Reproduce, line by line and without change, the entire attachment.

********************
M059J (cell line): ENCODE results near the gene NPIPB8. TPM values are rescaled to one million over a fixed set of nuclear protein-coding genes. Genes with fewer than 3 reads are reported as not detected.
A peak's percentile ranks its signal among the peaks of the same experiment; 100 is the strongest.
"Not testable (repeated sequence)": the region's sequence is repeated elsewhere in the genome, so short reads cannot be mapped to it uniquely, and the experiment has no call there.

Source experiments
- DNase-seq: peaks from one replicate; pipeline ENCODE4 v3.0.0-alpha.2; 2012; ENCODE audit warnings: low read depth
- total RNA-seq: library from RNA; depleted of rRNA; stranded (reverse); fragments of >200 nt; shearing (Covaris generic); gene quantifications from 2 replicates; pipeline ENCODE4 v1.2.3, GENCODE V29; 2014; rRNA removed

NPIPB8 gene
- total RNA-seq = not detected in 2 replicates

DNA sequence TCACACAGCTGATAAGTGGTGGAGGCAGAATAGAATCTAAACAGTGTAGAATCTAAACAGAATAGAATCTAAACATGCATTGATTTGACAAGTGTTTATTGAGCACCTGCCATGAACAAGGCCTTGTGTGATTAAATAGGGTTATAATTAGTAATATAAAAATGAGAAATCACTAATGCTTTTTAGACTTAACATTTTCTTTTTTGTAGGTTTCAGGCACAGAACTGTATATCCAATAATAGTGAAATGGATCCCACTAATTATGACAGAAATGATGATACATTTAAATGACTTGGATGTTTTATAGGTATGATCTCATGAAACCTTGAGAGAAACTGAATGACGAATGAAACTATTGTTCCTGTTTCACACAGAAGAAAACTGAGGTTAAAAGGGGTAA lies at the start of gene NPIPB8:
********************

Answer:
M059J (cell line): ENCODE results near the gene NPIPB8. TPM values are rescaled to one million over a fixed set of nuclear protein-coding genes. Genes with fewer than 3 reads are reported as not detected.
A peak's percentile ranks its signal among the peaks of the same experiment; 100 is the strongest.
"Not testable (repeated sequence)": the region's sequence is repeated elsewhere in the genome, so short reads cannot be mapped to it uniquely, and the experiment has no call there.

Source experiments
- DNase-seq: peaks from one replicate; pipeline ENCODE4 v3.0.0-alpha.2; 2012; ENCODE audit warnings: low read depth
- total RNA-seq: library from RNA; depleted of rRNA; stranded (reverse); fragments of >200 nt; shearing (Covaris generic); gene quantifications from 2 replicates; pipeline ENCODE4 v1.2.3, GENCODE V29; 2014; rRNA removed

NPIPB8 gene
- total RNA-seq = not detected in 2 replicates

DNA sequence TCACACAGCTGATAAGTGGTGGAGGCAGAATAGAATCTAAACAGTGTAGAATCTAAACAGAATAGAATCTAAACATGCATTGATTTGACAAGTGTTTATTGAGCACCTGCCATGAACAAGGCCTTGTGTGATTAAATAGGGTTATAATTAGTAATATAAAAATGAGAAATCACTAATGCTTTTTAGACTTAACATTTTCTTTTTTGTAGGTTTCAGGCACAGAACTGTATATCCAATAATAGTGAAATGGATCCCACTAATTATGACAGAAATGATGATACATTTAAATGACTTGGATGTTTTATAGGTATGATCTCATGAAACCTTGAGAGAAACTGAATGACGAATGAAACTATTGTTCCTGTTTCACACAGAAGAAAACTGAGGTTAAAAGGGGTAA lies at the start of gene NPIPB8: